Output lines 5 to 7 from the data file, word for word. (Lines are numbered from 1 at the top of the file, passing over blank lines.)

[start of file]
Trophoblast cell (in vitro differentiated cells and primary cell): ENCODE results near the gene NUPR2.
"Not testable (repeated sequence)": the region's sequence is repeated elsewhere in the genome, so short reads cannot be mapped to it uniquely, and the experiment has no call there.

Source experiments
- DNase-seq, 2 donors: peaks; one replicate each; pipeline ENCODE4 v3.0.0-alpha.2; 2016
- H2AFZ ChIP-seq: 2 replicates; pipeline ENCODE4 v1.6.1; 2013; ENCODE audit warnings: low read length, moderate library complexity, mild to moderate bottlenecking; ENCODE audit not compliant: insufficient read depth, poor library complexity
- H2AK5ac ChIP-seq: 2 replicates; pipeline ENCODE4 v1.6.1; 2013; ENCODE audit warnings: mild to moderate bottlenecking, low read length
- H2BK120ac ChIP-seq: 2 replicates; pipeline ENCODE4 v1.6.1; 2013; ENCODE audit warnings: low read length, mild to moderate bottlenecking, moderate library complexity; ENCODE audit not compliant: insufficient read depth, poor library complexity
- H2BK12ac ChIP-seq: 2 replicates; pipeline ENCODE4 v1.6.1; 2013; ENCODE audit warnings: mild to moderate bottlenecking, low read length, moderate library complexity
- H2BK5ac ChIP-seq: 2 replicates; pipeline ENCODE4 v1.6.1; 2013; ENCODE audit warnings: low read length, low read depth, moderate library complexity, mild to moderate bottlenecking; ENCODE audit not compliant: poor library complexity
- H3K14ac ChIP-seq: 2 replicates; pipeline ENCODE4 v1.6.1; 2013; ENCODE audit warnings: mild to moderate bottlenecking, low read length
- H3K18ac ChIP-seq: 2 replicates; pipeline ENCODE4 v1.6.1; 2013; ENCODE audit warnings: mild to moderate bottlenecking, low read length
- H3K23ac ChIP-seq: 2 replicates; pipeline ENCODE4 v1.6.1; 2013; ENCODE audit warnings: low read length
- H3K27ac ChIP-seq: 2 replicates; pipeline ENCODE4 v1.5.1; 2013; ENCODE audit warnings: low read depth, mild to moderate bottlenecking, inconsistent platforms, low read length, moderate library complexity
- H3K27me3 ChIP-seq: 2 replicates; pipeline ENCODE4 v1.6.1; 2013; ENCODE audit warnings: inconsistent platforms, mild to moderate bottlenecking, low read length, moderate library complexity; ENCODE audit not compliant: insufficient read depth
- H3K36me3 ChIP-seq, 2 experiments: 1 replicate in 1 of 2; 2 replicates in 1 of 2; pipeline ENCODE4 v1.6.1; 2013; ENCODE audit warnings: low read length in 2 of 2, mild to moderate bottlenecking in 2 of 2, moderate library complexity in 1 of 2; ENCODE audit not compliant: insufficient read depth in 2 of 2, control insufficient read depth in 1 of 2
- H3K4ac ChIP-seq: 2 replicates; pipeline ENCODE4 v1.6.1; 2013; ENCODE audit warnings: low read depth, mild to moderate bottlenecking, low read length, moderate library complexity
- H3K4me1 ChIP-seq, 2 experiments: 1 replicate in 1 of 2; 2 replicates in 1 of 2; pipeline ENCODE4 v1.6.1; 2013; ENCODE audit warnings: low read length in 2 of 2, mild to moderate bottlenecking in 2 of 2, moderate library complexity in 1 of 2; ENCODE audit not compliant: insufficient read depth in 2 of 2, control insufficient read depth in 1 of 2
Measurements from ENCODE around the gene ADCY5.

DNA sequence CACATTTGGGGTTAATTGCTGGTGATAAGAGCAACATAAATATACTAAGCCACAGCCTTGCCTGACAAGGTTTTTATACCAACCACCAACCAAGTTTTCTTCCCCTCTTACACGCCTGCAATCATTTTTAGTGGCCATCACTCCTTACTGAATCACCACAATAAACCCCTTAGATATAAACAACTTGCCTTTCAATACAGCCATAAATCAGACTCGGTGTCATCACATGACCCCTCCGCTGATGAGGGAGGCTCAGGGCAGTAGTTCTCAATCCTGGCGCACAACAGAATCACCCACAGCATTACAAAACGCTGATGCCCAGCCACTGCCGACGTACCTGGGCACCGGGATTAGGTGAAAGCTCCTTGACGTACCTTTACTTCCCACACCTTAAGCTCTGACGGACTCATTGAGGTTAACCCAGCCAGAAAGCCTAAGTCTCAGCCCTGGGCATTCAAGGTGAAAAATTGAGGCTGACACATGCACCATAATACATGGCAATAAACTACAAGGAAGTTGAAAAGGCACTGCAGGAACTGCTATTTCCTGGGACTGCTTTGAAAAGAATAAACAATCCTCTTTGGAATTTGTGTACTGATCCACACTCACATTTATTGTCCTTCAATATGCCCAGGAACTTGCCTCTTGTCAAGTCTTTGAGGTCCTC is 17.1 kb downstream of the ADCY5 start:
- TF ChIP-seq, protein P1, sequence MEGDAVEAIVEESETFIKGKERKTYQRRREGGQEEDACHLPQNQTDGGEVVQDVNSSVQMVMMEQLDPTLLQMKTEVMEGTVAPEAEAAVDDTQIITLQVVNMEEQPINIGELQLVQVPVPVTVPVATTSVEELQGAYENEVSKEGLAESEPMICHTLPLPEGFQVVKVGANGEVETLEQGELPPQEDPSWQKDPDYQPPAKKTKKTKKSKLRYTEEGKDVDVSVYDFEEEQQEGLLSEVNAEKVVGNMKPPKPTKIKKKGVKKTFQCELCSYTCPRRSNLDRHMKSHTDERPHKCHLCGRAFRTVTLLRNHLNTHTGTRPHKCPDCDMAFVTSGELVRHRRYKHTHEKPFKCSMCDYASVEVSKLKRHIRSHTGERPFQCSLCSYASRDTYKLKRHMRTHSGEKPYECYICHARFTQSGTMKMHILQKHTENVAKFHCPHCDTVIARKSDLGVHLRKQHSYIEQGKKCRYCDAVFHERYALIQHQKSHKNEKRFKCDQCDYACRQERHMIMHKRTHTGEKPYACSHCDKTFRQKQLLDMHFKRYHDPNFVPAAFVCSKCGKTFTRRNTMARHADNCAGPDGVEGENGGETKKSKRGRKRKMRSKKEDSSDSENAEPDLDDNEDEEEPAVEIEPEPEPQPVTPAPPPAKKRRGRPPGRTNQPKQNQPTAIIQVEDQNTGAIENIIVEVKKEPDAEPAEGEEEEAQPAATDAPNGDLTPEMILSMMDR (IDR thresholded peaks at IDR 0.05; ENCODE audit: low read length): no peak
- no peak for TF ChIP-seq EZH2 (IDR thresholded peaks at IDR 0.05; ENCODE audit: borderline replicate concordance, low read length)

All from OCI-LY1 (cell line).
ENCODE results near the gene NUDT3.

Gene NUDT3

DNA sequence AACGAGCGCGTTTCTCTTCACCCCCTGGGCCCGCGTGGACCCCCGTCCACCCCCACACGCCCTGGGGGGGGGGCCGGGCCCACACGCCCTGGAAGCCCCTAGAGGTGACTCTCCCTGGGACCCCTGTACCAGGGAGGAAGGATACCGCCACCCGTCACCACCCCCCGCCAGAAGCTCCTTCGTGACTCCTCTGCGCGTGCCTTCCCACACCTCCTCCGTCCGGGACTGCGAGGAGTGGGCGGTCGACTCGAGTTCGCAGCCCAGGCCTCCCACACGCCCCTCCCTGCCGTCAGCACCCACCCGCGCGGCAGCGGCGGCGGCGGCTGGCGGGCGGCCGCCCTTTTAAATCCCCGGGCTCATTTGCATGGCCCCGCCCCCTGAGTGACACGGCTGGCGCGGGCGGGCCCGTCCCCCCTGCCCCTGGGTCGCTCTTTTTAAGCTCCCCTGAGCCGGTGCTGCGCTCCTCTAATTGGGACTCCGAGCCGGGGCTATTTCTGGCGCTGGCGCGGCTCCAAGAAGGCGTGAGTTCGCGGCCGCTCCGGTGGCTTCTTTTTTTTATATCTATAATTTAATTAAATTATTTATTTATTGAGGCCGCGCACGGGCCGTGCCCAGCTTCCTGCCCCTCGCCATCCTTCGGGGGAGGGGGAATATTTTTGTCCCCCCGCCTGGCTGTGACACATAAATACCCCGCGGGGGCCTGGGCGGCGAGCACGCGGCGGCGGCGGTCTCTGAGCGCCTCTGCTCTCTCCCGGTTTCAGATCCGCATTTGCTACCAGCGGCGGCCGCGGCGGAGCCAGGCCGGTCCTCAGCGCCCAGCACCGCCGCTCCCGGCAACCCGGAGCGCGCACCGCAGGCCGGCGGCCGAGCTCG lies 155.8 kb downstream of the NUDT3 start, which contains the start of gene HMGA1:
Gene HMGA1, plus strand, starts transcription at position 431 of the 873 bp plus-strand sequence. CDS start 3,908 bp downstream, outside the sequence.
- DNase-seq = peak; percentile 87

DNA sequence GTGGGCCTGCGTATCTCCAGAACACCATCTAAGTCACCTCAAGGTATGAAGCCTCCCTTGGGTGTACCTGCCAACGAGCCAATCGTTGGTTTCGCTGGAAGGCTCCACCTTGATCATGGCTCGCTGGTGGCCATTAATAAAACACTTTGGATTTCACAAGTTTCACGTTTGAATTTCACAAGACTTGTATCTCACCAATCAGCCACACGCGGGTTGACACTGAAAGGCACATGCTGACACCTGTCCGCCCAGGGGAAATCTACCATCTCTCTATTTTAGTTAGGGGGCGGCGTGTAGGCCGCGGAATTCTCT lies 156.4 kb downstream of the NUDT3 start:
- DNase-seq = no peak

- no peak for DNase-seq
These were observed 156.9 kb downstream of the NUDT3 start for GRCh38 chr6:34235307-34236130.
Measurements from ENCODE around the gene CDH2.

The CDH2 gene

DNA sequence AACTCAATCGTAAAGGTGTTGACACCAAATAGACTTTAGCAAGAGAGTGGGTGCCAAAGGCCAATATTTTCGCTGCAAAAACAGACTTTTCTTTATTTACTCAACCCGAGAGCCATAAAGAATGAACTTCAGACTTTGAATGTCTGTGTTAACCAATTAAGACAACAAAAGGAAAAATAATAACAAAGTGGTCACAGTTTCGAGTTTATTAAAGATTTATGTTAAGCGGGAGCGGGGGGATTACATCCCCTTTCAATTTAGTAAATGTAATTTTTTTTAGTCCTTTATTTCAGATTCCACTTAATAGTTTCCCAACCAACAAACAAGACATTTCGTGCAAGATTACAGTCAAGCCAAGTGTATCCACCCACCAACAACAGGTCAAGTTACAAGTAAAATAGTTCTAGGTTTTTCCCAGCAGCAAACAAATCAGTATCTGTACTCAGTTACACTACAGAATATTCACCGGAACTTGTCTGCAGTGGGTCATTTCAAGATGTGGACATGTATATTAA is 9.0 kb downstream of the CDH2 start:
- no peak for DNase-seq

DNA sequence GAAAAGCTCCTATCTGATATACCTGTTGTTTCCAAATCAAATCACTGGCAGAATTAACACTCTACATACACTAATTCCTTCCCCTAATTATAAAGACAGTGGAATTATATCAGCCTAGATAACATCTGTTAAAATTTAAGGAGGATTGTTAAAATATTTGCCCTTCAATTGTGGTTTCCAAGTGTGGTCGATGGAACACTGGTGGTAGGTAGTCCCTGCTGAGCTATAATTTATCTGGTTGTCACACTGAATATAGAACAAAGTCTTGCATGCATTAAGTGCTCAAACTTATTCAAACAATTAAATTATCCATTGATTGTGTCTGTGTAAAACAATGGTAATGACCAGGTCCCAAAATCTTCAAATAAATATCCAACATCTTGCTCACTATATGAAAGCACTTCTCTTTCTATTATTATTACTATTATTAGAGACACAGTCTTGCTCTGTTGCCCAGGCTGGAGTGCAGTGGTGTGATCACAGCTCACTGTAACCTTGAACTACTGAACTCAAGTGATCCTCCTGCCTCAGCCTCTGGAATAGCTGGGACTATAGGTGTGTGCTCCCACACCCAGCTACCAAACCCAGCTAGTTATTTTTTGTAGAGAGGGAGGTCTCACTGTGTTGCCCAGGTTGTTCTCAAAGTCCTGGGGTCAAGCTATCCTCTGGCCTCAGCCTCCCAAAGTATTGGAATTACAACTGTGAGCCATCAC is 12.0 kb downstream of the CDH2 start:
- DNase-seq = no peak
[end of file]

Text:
- H2AFZ ChIP-seq: 2 replicates; pipeline ENCODE4 v1.6.1; 2013; ENCODE audit warnings: low read length, moderate library complexity, mild to moderate bottlenecking; ENCODE audit not compliant: insufficient read depth, poor library complexity
- H2AK5ac ChIP-seq: 2 replicates; pipeline ENCODE4 v1.6.1; 2013; ENCODE audit warnings: mild to moderate bottlenecking, low read length
- H2BK120ac ChIP-seq: 2 replicates; pipeline ENCODE4 v1.6.1; 2013; ENCODE audit warnings: low read length, mild to moderate bottlenecking, moderate library complexity; ENCODE audit not compliant: insufficient read depth, poor library complexity